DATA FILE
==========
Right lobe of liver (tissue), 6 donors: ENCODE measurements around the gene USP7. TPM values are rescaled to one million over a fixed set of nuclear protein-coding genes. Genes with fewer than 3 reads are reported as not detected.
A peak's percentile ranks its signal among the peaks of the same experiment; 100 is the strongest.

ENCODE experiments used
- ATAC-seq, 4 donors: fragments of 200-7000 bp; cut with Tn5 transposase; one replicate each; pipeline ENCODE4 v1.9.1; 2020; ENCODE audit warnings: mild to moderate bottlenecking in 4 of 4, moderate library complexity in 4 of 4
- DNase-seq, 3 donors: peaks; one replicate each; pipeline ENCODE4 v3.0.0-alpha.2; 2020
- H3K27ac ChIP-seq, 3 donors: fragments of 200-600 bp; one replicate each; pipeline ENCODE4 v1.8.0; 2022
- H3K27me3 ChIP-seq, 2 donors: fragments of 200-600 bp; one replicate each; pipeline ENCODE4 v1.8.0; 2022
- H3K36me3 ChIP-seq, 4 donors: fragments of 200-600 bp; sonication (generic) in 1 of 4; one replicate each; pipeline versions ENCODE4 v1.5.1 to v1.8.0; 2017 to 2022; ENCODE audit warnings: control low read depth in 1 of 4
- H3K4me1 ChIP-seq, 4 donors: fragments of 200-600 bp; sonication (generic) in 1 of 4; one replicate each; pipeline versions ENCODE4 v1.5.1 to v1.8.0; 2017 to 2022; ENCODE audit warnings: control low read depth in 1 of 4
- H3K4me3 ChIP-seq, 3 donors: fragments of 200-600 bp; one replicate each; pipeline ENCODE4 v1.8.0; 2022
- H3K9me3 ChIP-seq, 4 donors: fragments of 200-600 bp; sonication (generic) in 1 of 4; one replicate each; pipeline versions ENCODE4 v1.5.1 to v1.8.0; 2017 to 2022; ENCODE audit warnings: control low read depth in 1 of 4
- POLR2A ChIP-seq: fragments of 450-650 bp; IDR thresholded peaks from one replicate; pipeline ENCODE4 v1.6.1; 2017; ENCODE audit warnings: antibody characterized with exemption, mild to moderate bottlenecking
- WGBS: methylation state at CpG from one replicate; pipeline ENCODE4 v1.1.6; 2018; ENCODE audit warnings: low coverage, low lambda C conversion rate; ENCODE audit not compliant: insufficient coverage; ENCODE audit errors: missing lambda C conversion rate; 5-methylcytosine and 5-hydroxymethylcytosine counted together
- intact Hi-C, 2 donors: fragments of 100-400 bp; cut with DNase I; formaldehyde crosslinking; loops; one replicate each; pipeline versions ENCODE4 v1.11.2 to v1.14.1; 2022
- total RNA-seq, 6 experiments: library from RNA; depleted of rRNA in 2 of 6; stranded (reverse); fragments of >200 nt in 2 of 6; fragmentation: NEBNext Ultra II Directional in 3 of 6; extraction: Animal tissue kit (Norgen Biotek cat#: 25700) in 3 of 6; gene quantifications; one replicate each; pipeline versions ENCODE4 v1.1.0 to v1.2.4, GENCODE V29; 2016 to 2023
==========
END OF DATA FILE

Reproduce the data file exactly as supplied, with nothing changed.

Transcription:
Right lobe of liver (tissue), 6 donors: ENCODE measurements around the gene USP7. TPM values are rescaled to one million over a fixed set of nuclear protein-coding genes. Genes with fewer than 3 reads are reported as not detected.
A peak's percentile ranks its signal among the peaks of the same experiment; 100 is the strongest.

ENCODE experiments used
- ATAC-seq, 4 donors: fragments of 200-7000 bp; cut with Tn5 transposase; one replicate each; pipeline ENCODE4 v1.9.1; 2020; ENCODE audit warnings: mild to moderate bottlenecking in 4 of 4, moderate library complexity in 4 of 4
- DNase-seq, 3 donors: peaks; one replicate each; pipeline ENCODE4 v3.0.0-alpha.2; 2020
- H3K27ac ChIP-seq, 3 donors: fragments of 200-600 bp; one replicate each; pipeline ENCODE4 v1.8.0; 2022
- H3K27me3 ChIP-seq, 2 donors: fragments of 200-600 bp; one replicate each; pipeline ENCODE4 v1.8.0; 2022
- H3K36me3 ChIP-seq, 4 donors: fragments of 200-600 bp; sonication (generic) in 1 of 4; one replicate each; pipeline versions ENCODE4 v1.5.1 to v1.8.0; 2017 to 2022; ENCODE audit warnings: control low read depth in 1 of 4
- H3K4me1 ChIP-seq, 4 donors: fragments of 200-600 bp; sonication (generic) in 1 of 4; one replicate each; pipeline versions ENCODE4 v1.5.1 to v1.8.0; 2017 to 2022; ENCODE audit warnings: control low read depth in 1 of 4
- H3K4me3 ChIP-seq, 3 donors: fragments of 200-600 bp; one replicate each; pipeline ENCODE4 v1.8.0; 2022
- H3K9me3 ChIP-seq, 4 donors: fragments of 200-600 bp; sonication (generic) in 1 of 4; one replicate each; pipeline versions ENCODE4 v1.5.1 to v1.8.0; 2017 to 2022; ENCODE audit warnings: control low read depth in 1 of 4
- POLR2A ChIP-seq: fragments of 450-650 bp; IDR thresholded peaks from one replicate; pipeline ENCODE4 v1.6.1; 2017; ENCODE audit warnings: antibody characterized with exemption, mild to moderate bottlenecking
- WGBS: methylation state at CpG from one replicate; pipeline ENCODE4 v1.1.6; 2018; ENCODE audit warnings: low coverage, low lambda C conversion rate; ENCODE audit not compliant: insufficient coverage; ENCODE audit errors: missing lambda C conversion rate; 5-methylcytosine and 5-hydroxymethylcytosine counted together
- intact Hi-C, 2 donors: fragments of 100-400 bp; cut with DNase I; formaldehyde crosslinking; loops; one replicate each; pipeline versions ENCODE4 v1.11.2 to v1.14.1; 2022
- total RNA-seq, 6 experiments: library from RNA; depleted of rRNA in 2 of 6; stranded (reverse); fragments of >200 nt in 2 of 6; fragmentation: NEBNext Ultra II Directional in 3 of 6; extraction: Animal tissue kit (Norgen Biotek cat#: 25700) in 3 of 6; gene quantifications; one replicate each; pipeline versions ENCODE4 v1.1.0 to v1.2.4, GENCODE V29; 2016 to 2023